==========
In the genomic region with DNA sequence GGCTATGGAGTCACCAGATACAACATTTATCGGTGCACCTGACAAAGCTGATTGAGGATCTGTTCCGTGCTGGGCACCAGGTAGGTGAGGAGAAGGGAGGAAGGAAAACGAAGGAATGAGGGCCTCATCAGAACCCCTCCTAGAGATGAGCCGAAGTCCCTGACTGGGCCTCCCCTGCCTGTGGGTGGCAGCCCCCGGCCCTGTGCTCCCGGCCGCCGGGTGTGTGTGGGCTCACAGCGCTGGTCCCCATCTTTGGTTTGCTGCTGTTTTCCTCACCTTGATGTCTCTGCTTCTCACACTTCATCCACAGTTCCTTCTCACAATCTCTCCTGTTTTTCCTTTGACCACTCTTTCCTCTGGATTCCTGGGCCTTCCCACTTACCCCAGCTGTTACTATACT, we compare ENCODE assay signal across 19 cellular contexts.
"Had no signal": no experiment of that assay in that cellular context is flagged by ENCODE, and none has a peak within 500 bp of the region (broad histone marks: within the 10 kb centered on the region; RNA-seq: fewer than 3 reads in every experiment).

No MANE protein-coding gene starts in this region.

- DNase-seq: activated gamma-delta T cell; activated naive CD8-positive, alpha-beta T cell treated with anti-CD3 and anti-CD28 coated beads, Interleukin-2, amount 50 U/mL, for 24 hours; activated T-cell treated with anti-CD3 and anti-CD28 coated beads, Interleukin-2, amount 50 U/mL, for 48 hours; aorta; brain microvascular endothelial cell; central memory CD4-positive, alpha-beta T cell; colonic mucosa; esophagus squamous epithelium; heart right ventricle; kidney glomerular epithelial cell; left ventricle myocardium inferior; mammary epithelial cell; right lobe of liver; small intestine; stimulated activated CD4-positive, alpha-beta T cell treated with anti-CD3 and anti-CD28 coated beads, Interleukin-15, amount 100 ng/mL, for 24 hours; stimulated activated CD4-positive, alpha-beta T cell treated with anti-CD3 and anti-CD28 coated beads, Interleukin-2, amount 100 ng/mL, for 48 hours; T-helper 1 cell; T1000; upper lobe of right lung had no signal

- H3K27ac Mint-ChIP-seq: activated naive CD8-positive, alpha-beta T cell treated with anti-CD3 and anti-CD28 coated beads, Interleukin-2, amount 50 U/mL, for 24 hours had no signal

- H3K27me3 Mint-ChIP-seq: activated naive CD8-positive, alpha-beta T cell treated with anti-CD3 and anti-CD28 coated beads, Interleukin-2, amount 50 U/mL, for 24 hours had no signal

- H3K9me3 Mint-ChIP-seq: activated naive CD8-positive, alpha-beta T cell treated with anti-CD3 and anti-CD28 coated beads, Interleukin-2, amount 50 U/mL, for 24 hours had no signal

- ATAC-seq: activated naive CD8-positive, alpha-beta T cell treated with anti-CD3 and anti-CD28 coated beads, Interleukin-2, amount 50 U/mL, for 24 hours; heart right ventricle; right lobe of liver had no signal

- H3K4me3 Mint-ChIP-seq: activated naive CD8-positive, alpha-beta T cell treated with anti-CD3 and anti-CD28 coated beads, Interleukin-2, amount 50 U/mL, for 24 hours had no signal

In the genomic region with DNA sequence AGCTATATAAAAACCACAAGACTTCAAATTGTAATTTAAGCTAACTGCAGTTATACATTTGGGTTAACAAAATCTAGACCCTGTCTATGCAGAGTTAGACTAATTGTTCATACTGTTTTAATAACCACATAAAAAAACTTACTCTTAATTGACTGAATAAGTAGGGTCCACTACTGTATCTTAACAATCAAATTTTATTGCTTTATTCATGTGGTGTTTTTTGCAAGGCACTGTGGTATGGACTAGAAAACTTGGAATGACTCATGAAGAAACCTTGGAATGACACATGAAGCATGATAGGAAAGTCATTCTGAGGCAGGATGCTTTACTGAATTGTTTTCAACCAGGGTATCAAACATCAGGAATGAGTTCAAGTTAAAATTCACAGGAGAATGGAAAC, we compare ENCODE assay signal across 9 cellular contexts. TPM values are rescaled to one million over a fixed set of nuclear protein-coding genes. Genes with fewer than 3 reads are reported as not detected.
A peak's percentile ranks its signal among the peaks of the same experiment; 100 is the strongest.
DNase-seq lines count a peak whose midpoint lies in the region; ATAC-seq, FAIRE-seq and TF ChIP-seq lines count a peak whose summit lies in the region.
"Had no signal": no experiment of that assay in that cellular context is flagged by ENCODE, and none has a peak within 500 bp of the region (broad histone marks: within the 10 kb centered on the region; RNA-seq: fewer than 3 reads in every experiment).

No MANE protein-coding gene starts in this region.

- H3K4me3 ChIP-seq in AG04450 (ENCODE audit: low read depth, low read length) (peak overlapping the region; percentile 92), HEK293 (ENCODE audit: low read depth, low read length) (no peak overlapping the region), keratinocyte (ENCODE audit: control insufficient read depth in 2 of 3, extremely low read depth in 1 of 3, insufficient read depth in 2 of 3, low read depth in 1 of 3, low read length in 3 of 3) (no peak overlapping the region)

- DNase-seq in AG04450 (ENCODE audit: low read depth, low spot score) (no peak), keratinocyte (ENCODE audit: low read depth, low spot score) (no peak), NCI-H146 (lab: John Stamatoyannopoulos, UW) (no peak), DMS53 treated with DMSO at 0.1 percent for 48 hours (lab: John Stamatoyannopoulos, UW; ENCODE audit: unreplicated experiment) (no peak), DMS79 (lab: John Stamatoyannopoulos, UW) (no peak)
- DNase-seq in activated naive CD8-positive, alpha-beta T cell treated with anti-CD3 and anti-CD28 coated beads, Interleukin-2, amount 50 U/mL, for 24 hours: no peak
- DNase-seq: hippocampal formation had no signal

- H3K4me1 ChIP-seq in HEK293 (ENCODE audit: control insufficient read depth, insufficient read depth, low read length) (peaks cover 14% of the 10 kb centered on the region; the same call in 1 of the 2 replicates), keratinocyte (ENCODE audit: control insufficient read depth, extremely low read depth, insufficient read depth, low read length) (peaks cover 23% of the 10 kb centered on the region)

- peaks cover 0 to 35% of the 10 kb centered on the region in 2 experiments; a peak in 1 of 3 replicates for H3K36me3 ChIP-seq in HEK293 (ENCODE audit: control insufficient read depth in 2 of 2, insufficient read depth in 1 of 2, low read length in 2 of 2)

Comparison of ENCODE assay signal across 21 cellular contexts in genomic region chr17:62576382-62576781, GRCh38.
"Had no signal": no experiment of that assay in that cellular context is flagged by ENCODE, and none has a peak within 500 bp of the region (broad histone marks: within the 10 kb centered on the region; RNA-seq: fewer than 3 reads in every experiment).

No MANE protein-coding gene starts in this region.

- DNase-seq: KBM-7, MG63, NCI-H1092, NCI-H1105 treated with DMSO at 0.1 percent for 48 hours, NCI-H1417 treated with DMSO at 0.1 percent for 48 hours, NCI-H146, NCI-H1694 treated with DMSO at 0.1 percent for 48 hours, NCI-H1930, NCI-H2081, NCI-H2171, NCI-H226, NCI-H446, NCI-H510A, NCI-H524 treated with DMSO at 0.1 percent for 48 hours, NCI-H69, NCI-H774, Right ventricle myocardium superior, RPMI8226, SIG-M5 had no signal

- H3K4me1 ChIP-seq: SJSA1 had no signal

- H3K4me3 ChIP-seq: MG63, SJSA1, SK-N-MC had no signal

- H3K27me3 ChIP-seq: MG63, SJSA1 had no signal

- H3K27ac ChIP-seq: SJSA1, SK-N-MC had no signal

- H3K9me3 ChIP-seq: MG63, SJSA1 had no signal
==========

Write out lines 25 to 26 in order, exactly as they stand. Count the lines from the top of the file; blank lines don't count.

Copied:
- H3K4me1 ChIP-seq: SJSA1 had no signal

- H3K4me3 ChIP-seq: MG63, SJSA1, SK-N-MC had no signal